Charles Petzold

Autumn Reading: “CLR via C#”

December 6, 2006
Roscoe, NY

Jeff Richter must be some kind of genius. He managed to figure out how to write the one book that every .NET programmer needs to have, and he came up with a totally cool title that essentially says "If you don't know what this means, perhaps you'd be happier shopping in a different section of the bookstore."

CLR via C# is actually the second edition of Applied Microsoft .NET Framework Programming. I read the new book while writing my free on-line book .NET Book Zero, primarily so I made sure I got all the lingo right and didn't make any grotesque boners. I think of .NET Book Zero as the "baby version" of CLR via C#. It doesn't come anywhere close to the depth and detail in Jeff's book, and is certainly no substitute.

What CLR via C# demonstrates most of all is this: No matter how much you think you know .NET, there's probably some weird stuff going on that you've never even thought about. There are some real eye-openers here. For example, did you know that programs written in IL and even some languages (like managed C++) allow throwing exceptions not derived from System.Exception? And that if you're using some DLL class with such code, and your final catch block refers to Exception, prior to .NET 2.0 it did not catch these other exceptions? Neither did I, but there it is on pages 426-427. Fortunately, that's been mostly fixed. (Do you know how? Of course that information is in there as well.)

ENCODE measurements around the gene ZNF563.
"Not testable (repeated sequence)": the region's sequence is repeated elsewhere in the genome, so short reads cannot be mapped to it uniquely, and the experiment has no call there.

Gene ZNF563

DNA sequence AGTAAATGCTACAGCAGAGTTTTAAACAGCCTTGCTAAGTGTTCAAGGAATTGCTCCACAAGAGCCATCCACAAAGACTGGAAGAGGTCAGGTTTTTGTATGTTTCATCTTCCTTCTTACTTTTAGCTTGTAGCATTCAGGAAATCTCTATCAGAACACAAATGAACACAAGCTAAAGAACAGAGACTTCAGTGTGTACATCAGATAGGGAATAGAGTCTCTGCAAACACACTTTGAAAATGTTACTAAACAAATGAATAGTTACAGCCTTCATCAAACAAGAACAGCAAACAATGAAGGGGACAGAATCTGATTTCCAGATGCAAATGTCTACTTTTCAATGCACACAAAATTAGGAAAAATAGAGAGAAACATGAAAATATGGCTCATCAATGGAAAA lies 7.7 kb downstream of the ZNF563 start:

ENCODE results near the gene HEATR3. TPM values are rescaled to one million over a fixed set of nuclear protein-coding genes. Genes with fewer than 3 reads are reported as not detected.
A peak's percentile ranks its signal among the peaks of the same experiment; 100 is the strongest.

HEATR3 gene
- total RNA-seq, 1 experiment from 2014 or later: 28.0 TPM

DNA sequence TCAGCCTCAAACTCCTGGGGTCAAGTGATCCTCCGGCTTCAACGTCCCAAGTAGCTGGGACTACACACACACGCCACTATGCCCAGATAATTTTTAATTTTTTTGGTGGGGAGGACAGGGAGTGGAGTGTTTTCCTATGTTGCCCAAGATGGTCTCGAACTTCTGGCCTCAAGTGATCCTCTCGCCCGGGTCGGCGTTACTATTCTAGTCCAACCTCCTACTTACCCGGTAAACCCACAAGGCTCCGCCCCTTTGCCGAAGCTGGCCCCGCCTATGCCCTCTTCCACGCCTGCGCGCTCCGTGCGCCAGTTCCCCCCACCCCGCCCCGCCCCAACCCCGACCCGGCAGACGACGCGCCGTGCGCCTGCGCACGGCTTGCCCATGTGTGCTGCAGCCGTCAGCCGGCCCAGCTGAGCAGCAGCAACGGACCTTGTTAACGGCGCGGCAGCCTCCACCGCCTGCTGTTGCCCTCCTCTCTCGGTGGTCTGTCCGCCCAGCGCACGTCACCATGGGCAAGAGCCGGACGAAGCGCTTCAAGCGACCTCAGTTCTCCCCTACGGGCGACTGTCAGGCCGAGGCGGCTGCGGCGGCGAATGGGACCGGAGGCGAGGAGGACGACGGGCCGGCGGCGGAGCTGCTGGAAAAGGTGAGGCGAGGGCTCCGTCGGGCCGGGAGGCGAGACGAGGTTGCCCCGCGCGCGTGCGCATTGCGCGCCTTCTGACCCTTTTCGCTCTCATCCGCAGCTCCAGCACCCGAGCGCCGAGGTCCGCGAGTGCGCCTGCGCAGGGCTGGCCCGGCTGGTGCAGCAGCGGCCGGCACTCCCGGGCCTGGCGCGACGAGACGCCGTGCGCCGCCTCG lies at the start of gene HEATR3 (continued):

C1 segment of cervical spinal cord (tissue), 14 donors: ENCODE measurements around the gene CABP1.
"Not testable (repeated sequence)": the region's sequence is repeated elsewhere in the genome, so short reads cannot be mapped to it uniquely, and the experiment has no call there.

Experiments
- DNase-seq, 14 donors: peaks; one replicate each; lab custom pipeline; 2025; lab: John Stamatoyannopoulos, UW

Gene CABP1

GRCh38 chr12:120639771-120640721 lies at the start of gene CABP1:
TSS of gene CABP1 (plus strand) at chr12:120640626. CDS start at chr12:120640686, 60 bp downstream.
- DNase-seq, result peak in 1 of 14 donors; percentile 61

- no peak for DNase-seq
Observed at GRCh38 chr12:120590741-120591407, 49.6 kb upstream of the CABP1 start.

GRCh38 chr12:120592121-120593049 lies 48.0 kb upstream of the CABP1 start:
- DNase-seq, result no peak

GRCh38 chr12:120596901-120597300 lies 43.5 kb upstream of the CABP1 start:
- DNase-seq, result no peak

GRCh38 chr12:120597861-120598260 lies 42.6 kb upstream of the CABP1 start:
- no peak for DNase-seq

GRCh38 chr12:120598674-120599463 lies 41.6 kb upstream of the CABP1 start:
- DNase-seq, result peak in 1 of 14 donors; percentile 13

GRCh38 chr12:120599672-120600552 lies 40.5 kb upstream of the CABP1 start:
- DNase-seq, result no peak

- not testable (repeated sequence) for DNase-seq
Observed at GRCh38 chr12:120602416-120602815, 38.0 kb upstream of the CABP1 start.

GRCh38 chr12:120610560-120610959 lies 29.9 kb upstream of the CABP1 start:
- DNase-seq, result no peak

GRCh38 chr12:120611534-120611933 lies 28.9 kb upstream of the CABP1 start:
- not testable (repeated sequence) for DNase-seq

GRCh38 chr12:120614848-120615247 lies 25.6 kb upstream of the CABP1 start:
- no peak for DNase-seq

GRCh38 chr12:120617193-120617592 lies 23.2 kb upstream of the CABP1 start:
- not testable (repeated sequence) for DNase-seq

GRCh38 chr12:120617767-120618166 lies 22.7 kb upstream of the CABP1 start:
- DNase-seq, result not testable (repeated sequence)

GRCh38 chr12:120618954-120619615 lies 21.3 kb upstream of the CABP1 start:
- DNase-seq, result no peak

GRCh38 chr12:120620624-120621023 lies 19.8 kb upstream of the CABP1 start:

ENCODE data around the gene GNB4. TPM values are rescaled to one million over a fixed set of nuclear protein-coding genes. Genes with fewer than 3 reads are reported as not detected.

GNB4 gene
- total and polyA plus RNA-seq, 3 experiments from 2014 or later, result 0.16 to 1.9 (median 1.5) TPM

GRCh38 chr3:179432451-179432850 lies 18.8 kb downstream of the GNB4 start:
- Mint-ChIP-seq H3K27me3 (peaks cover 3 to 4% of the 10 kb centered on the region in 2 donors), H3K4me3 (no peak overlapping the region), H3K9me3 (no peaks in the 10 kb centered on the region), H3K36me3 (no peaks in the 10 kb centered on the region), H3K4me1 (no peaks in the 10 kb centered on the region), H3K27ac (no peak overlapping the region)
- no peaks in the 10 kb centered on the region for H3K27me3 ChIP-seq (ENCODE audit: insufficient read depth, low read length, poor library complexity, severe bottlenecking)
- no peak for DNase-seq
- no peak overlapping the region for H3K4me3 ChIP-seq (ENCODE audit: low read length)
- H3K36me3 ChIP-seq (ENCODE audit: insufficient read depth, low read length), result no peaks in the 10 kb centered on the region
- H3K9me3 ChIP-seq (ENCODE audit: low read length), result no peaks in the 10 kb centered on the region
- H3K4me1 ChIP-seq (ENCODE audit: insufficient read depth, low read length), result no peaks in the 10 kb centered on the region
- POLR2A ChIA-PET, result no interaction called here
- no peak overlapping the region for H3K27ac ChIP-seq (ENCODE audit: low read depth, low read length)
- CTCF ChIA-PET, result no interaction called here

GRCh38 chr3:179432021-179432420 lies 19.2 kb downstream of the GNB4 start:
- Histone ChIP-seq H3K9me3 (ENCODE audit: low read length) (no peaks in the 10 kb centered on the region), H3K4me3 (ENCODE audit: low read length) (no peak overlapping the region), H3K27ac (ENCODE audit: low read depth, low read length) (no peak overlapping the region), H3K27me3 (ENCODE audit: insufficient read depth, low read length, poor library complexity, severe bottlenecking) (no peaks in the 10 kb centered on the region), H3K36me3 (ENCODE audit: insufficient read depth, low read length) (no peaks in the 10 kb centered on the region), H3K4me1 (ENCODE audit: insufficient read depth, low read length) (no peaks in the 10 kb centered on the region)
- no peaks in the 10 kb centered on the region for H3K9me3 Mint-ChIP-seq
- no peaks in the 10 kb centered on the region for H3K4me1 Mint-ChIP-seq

I particularly enjoy Jeff's sometimes startling opinions on the .NET Framework and C#. For example, on page 119 he recommends that C# programmers use the framework names of basic data types (such as Int32 or Single) rather than the C# keywords (the familiar int and float). Of course, anyone's who's actually searched for an IConvertible method named ToFloat knows the problems with these dual names.

But in terms of opinions about .NET, the real jaw-dropper was in the Properties chapter. After observing that using properties and fields involve the same syntax, and then listing the ways in which they're different in terms of side-effects et. al., Jeff asserts (page 218):

Wow! I really disagree with this one. I think the syntax and naming-conventions of properties has been justified by the ease in which property names are preserved in XML serialization and deserialization, including their use in XAML. Can you imagine how confusing it would be for documentation to list SetFontSize and GetFontSize methods but for XAML to refer to FontSize?

If anything, the confusion between properties and fields should probably be fixed by doing something different with field-access syntax, or restricting fields in some severe way. For example, suppose that fields could only be declared as private, and only accessed from within property definitions. That change would both preserve the lovely and wonderful property-access syntax, and relegate fields to the dark corners of our classes and structures where they belong.